The difference in these sentences is a difference between verb tenses. 'Have you got' is the present simple tense. In American English, it would be worded as 'Do you have'. The present simple tense is used to say something is always true or is true right now. 'They have a dog', 'It is a car', and 'I am an American' are all sentences in the present simple tense. If you wanted to turn those into questions, you would move the words around so that the verb is at the beginning of the sentence.
They have a dog. ---> Do they have a dog?
It is a car. ---> Is it a car?
I am an American. ---> Am I an American?
'Did you have' is the past simple tense. The past simple tense is used to say something happened and is now done. 'They had a dog', 'It was a car', and 'I was an American' are all sentences in the past simple tense. If you wanted to turn those into questions, you would move the words around in the same you moved the words for the present simple tense.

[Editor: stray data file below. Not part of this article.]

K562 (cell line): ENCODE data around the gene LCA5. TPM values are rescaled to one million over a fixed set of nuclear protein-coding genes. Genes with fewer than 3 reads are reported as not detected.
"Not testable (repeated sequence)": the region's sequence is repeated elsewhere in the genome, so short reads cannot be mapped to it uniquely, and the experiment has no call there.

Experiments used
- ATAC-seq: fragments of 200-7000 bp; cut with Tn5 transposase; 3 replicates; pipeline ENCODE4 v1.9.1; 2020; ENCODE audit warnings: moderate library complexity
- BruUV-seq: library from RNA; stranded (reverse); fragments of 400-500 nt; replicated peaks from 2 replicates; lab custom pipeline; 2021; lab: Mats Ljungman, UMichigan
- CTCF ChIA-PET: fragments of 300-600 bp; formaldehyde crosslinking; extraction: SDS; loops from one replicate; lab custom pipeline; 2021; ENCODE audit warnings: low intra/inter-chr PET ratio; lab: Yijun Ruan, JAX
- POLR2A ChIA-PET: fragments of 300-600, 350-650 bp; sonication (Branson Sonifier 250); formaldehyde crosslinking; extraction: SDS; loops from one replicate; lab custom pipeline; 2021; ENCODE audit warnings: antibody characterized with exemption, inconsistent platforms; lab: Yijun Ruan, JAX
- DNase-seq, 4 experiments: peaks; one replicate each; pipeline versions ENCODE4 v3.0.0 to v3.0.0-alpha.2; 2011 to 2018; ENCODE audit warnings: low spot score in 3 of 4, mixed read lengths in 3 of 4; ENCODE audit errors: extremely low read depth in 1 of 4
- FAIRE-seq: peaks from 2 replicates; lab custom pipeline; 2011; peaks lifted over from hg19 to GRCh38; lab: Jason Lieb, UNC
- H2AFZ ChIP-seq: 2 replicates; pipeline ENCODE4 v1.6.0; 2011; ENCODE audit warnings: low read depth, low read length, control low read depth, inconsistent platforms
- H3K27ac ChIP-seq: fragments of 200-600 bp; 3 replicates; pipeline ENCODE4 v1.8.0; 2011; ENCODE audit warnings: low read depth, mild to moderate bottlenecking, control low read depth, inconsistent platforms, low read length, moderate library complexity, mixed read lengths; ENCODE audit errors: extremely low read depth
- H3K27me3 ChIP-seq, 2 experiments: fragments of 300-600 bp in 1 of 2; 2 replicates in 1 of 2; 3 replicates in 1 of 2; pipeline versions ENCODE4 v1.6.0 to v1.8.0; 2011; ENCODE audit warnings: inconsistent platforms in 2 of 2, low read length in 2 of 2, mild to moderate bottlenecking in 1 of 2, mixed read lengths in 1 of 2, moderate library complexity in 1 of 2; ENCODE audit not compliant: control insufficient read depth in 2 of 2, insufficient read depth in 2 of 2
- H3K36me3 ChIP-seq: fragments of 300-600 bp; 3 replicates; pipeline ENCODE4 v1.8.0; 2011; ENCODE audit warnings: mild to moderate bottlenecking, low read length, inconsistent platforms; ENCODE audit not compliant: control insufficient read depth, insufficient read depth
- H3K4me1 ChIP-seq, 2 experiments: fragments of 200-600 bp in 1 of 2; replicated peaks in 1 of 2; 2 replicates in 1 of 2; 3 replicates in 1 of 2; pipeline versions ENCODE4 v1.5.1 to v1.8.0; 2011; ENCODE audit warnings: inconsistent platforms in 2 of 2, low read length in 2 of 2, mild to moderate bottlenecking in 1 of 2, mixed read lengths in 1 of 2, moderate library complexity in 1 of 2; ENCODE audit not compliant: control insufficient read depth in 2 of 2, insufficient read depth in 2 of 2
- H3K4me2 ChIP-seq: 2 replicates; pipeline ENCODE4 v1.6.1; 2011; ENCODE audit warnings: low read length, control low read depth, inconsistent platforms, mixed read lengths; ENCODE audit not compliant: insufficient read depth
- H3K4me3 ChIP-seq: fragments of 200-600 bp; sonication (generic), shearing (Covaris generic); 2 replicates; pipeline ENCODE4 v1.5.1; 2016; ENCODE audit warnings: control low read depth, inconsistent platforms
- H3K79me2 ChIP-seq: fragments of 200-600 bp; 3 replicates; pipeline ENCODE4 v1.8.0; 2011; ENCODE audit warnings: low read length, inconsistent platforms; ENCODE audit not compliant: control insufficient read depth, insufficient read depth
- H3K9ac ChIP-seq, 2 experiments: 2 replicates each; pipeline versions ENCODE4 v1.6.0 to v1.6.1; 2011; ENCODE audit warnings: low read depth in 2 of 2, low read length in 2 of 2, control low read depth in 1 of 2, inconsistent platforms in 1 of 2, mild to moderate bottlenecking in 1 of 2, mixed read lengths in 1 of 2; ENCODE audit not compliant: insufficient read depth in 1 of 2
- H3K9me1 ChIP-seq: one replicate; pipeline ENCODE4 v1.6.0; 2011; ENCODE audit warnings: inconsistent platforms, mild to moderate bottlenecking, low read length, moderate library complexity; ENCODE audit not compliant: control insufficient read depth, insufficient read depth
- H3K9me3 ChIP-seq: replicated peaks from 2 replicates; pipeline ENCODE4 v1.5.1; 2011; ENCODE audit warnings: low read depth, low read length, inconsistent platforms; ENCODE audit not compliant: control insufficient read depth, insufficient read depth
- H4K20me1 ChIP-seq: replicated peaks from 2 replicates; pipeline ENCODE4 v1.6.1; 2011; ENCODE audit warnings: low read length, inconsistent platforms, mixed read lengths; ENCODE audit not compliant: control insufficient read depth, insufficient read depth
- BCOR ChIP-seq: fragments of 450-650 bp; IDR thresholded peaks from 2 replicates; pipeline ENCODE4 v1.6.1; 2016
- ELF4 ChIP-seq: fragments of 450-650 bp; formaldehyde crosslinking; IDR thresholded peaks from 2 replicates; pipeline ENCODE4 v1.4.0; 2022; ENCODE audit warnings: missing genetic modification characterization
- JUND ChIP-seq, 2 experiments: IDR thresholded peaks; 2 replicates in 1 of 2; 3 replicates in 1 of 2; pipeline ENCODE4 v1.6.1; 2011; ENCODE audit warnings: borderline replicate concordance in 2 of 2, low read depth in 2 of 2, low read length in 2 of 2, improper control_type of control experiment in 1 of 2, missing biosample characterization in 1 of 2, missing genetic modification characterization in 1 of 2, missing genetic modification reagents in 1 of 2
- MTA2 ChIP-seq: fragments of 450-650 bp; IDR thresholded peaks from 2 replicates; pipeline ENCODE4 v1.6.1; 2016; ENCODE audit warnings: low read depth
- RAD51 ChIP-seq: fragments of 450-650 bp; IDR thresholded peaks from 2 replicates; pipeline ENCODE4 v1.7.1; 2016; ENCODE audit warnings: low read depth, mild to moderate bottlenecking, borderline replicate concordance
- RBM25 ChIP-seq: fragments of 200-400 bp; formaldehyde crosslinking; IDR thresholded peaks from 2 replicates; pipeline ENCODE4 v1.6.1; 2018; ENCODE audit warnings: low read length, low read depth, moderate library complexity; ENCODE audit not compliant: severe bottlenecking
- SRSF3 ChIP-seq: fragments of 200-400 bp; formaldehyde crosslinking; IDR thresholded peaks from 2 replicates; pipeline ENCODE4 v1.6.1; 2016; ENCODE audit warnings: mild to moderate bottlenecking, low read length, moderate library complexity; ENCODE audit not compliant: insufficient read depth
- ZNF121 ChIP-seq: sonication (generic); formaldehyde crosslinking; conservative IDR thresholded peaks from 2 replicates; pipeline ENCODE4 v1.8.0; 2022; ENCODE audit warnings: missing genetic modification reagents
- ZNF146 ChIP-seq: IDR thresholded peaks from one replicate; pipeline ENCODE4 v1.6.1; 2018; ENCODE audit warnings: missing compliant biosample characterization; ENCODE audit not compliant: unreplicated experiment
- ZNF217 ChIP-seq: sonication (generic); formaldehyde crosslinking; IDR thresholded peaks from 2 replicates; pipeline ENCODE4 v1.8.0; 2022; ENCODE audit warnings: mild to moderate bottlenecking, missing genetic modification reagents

They had a dog. ---> Did they have a dog?
It was a car. ---> Was it a car?
I was an American. ---> Was I an American?
The words change in different ways if you are talking about yourself or someone else. The words also change in different ways if you are talking about one person or more than one person. This is called 'verb-tense agreement'. A full list of combinations would look like this:
I am a student. // I was a student.
You are a student. // You were a student.
He is a student. // He was a student.
We are students. // We were students.
You all are students. // You all were students.
They are students. // They were students.
If you are still having trouble, look at these charts: